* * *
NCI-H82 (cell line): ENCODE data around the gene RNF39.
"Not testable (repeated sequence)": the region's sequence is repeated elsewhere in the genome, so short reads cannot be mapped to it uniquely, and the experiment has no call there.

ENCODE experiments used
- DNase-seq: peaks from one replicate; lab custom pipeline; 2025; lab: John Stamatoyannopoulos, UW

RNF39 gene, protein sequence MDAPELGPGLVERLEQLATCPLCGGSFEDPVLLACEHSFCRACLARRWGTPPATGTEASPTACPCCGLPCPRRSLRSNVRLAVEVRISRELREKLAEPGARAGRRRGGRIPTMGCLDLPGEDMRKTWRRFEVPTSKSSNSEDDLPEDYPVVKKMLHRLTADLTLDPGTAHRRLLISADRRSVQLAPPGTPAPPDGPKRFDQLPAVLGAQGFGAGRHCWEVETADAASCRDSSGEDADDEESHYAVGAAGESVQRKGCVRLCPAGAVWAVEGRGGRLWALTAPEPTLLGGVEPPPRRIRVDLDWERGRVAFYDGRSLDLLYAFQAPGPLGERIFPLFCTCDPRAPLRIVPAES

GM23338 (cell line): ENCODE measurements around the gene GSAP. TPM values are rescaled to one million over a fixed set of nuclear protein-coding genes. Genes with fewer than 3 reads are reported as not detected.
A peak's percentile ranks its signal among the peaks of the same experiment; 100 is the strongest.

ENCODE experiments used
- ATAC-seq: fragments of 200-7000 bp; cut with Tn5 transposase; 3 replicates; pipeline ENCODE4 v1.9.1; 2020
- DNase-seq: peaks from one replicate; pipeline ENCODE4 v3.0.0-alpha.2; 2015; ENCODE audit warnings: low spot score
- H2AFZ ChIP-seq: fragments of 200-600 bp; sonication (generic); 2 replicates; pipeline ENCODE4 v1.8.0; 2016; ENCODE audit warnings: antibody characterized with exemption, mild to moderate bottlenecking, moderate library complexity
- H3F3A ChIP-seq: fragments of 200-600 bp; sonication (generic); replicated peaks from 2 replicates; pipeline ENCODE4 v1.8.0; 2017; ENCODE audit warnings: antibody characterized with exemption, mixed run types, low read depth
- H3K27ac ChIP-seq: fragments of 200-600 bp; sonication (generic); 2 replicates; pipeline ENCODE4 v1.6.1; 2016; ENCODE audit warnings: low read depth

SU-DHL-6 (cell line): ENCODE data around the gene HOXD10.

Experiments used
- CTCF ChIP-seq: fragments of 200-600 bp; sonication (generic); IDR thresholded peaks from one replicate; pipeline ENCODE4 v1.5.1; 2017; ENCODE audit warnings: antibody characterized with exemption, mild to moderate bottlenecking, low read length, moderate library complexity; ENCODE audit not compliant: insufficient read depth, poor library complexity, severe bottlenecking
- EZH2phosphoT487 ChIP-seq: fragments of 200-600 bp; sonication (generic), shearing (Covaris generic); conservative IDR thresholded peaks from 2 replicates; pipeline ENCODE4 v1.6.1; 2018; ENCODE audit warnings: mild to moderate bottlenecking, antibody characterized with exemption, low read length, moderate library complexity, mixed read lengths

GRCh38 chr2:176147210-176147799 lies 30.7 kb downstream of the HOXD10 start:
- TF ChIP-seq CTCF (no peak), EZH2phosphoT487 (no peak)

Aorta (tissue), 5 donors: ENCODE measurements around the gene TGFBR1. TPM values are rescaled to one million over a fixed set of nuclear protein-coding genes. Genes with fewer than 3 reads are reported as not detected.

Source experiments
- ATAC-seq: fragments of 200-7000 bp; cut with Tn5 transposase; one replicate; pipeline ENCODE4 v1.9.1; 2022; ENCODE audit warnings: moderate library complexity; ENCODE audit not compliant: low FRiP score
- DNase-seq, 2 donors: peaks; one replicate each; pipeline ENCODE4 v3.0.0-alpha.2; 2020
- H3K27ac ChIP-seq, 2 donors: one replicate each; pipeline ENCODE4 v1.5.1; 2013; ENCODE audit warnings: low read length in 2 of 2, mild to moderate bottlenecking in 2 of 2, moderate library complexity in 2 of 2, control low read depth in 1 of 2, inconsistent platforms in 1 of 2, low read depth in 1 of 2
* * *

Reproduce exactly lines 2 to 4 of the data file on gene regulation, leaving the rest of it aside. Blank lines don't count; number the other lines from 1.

"Not testable (repeated sequence)": the region's sequence is repeated elsewhere in the genome, so short reads cannot be mapped to it uniquely, and the experiment has no call there.

ENCODE experiments used
- DNase-seq: peaks from one replicate; lab custom pipeline; 2025; lab: John Stamatoyannopoulos, UW